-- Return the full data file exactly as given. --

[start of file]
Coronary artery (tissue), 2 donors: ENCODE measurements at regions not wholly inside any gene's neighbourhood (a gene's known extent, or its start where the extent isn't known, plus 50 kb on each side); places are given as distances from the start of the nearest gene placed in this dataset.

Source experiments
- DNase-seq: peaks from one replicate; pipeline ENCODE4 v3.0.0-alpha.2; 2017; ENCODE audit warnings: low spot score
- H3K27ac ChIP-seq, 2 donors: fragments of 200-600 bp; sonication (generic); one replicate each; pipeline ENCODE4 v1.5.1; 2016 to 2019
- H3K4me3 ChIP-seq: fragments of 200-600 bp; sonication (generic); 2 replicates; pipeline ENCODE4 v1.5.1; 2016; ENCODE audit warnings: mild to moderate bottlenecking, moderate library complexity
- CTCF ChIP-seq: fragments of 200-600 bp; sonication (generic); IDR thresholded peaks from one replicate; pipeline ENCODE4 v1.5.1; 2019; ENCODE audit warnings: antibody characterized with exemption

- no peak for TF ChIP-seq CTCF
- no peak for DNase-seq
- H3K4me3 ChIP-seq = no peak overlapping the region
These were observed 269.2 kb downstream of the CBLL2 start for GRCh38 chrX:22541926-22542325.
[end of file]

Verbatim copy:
Coronary artery (tissue), 2 donors: ENCODE measurements at regions not wholly inside any gene's neighbourhood (a gene's known extent, or its start where the extent isn't known, plus 50 kb on each side); places are given as distances from the start of the nearest gene placed in this dataset.

Source experiments
- DNase-seq: peaks from one replicate; pipeline ENCODE4 v3.0.0-alpha.2; 2017; ENCODE audit warnings: low spot score
- H3K27ac ChIP-seq, 2 donors: fragments of 200-600 bp; sonication (generic); one replicate each; pipeline ENCODE4 v1.5.1; 2016 to 2019
- H3K4me3 ChIP-seq: fragments of 200-600 bp; sonication (generic); 2 replicates; pipeline ENCODE4 v1.5.1; 2016; ENCODE audit warnings: mild to moderate bottlenecking, moderate library complexity
- CTCF ChIP-seq: fragments of 200-600 bp; sonication (generic); IDR thresholded peaks from one replicate; pipeline ENCODE4 v1.5.1; 2019; ENCODE audit warnings: antibody characterized with exemption

- no peak for TF ChIP-seq CTCF
- no peak for DNase-seq
- H3K4me3 ChIP-seq = no peak overlapping the region
These were observed 269.2 kb downstream of the CBLL2 start for GRCh38 chrX:22541926-22542325.